This issue prompted Melissa to write a letter to the Department of Education last year, signed by thirty-five Council Members inquiring about the DOE’s plan to improve the quantity and quality of gym class in City schools and to address the disparities between schools. Melissa was joined by education chair Robert Jackson along with other phys ed experts, all of whom discussed the many evidence-based benefits of PE, including improved academic achievement along with physical health.
Melissa expressed her strong stance on this issue:
“Providing quality physical education in our public schools is critical in a time when our City is facing a staggering childhood obesity epidemic! It is shocking that according to the City Comptroller’s Audit none of the 31 elementary schools visited were meeting State requirements for gym class, due to factors such as co-locations and budget cuts. This issue is particularly important to low-income communities of color such as the South Bronx, East and Central Harlem, and Bedford-Stuyvesant which are disproportionately impacted by higher rates of obesity, diabetes, heart disease and other related illnesses. The issue of gym class is a symptom of the overall direction the DOE has been headed over the last decade. Budget cuts, a lack of gym teachers, an overemphasis on high-stakes test prep, and the co-location of charter schools, have all served to undermine physical education in our schools.”
Persistence and hard work does pay off. We ended 2012 with the honor of having Melissa’s hard work recognized with a Streetsie for Elected Official of the Year. If you don’t know, Streetsies are given by Streetsblog NYC, which covers all things sustainable transportation and advocates for “progressive policy changes that are saving lives and creating a more sustainable future for New York.”
The winner and Streetsblog’s Elected Official of 2012 is Council Member Melissa Mark-Viverito. This was the year that the East Harlem representative’s persistent advocacy for safer streets in her district finally paid off, when the first protected bike lane above 96th Street was installed on Second Avenue. From speaking on the City Hall steps in 2010 to facing down the misinformation campaign against the project in 2011, Mark-Viverito was at the center of the effort to bring complete streets to East Harlem. This wasn’t the first time she’d taken a stand for livable streets, either. Mark-Viverito was the council’s clearest voice for congestion pricing in 2008, and she’s a big proponent of Bus Rapid Transit. If every City Council member was so willing to embrace change, progress would come to NYC streets a lot faster.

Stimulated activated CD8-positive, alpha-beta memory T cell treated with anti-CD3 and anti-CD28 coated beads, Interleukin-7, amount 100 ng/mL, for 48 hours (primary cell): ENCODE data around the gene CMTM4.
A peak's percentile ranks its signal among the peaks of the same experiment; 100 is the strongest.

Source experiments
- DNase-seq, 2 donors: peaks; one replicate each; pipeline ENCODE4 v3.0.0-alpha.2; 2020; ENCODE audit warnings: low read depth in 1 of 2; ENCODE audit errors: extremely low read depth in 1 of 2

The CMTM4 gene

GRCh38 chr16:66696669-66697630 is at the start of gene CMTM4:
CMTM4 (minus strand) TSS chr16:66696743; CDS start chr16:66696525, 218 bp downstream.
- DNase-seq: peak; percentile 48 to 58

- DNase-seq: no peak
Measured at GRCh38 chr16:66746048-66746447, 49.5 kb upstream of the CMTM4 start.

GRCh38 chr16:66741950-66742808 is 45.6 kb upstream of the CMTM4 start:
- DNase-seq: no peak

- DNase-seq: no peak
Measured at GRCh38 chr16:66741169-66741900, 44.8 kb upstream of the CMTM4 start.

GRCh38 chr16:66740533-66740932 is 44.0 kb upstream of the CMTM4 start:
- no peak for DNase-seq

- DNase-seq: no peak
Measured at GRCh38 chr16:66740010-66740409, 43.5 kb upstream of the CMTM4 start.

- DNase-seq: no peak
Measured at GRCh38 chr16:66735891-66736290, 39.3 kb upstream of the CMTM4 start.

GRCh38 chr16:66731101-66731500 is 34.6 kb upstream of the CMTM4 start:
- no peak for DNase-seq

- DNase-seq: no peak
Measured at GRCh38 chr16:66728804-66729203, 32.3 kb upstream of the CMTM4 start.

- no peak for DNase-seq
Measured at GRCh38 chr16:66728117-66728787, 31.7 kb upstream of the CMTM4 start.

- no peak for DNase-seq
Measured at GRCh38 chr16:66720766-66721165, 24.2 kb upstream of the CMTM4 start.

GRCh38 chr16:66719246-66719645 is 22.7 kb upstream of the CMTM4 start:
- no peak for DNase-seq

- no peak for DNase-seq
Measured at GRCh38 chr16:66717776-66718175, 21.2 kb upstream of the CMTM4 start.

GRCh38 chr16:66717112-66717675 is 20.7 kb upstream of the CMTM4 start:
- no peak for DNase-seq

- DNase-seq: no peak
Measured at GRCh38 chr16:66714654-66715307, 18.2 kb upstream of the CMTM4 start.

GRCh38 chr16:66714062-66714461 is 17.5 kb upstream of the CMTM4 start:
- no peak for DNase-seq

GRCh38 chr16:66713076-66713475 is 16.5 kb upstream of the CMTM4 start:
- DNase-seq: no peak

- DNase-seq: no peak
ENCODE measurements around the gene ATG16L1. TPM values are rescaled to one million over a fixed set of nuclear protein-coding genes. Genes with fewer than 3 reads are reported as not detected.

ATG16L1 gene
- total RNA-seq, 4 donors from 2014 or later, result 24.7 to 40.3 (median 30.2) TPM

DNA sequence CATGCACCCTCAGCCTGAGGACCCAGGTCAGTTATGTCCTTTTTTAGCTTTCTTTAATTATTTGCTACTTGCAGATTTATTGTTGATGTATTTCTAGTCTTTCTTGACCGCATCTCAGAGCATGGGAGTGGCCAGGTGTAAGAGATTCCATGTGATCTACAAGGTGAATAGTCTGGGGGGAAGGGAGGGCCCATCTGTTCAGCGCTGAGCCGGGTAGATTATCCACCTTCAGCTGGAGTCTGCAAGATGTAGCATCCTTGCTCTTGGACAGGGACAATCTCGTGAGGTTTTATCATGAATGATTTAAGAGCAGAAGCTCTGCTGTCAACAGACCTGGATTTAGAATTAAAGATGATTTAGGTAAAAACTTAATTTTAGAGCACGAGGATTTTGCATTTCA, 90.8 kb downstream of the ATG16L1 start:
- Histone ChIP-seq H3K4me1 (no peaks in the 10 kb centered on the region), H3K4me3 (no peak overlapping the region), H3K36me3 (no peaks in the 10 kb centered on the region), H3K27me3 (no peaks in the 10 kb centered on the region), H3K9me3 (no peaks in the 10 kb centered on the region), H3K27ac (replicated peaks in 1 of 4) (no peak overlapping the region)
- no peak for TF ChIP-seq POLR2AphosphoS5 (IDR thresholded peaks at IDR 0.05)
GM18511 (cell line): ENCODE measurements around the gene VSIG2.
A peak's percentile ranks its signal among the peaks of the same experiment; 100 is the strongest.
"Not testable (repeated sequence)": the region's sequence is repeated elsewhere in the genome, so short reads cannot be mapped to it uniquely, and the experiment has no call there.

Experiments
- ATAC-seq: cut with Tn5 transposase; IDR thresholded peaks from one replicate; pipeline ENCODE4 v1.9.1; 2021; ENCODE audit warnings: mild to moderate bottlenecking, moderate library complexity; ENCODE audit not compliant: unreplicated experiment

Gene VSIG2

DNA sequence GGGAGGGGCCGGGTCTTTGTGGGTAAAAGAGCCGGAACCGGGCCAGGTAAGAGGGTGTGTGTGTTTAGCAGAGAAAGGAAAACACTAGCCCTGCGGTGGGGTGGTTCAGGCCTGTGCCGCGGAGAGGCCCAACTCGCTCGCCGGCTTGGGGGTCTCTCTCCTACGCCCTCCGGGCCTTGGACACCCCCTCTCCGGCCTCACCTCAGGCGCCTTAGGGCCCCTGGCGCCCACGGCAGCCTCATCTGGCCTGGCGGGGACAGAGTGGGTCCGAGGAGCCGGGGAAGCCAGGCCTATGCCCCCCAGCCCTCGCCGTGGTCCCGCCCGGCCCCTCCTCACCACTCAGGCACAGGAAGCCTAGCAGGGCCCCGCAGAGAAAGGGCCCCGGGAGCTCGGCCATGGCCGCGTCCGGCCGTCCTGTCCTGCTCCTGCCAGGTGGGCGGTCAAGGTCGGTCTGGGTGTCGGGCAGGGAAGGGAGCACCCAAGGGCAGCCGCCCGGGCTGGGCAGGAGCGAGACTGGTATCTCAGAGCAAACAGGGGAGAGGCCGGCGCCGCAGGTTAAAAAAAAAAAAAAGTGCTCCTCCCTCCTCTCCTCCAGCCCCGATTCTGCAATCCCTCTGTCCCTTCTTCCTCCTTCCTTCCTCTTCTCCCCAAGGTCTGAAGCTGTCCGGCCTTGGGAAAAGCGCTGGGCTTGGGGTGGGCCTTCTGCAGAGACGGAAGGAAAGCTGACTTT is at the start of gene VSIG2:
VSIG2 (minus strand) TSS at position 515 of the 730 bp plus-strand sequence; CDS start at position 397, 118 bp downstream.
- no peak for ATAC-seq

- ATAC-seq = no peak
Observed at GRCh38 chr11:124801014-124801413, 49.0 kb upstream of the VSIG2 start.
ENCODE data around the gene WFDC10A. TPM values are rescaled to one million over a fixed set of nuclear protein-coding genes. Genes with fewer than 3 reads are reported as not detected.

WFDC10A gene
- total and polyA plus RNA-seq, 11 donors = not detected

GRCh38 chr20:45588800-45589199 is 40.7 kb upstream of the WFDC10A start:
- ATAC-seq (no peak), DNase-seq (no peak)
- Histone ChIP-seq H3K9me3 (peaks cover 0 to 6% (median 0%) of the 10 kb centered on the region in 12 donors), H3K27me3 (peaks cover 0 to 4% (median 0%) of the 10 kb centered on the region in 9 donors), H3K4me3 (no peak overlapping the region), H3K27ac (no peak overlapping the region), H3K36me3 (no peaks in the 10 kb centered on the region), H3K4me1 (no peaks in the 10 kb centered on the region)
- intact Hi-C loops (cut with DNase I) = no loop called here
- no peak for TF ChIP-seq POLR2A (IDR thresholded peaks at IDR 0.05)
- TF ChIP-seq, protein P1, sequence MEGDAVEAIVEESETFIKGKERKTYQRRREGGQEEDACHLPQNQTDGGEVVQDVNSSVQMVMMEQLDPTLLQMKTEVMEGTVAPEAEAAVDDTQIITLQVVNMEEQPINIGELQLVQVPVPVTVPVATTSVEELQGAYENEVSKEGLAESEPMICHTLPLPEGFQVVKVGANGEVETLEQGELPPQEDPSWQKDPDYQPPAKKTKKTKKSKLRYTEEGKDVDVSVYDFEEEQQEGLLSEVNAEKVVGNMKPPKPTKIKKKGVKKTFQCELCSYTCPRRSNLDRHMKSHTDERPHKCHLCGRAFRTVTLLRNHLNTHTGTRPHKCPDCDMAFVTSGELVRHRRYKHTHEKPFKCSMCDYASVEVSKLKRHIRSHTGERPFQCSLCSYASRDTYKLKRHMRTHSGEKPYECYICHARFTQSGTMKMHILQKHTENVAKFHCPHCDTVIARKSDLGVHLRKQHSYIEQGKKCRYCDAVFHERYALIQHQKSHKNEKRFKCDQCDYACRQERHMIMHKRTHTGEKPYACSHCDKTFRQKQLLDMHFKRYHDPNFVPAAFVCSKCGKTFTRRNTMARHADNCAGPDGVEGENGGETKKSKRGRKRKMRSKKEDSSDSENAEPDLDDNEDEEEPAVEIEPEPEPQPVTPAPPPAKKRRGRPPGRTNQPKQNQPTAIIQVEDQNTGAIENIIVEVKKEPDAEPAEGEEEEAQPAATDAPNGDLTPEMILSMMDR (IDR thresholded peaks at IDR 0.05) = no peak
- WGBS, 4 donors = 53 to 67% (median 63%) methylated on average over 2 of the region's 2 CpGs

Today, Melissa joined her colleagues in announcing a new legislative action that will reduce the unjust deportations of immigrant families due to the federal Secure Communities program. Building on legislation sponsored by Melissa which became law last year, the two new pieces of legislation that will be introduced this month will limit the city’s ability to hand over immigrants who pose no threat to public safety for deportation proceedings. Melissa is the lead sponsor of one of the two new bills, which should receive a hearing within the first quarter of 2013. The other bill is sponsored by Speaker Christine Quinn.
Because of the current Secure Communities program in NYC, once an immigrant encounters the criminal justice system, they are at automatic risk of deportation. Under the current system, regardless of immigration status, age, criminal record or the accused crime, immigrants can be detained and deported – constantly living in fear. With this proposed legislation, the city would only be able to honor a detainer request from the federal Immigrations and Customs Enforcement agency (ICE) if the person poses a threat to our city or has serious criminal charges pending. It would specifically ensure that immigrant youth and individuals that only have old or very minor convictions, or convictions directly related to their immigration status like driving without a license, are not funneled into the deportation system.
“New York City continues to be at the forefront of protecting our immigrant communities from unjust deportations. I am proud that this Council is again ushering through legislation that expands our city’s ability to have discretion in its collaboration with federal immigration enforcement. This legislation comes in response to the forced roll out of Secure Communities in our state, which threatens to funnel immigrant New Yorkers directly from central booking to deportation centers. We must extend to our police precincts the same protections we put in place in our city’s jails to prevent the unfair deportation of immigrant New Yorkers. We also want to strengthen the current law to ensure that immigrant youth and immigrants with old or minor convictions are clearly protected from deportation. I thank Speaker Christine Quinn and Immigration Chair Danny Dromm for their leadership, as well as Make the Road New York and the Cardozo Law School for their continued advocacy.”
This legislation will surely serve as a model for other municipalities throughout the U.S. as we await for comprehensive immigration reform at the federal level. We will keep you all updated on this piece of legislation.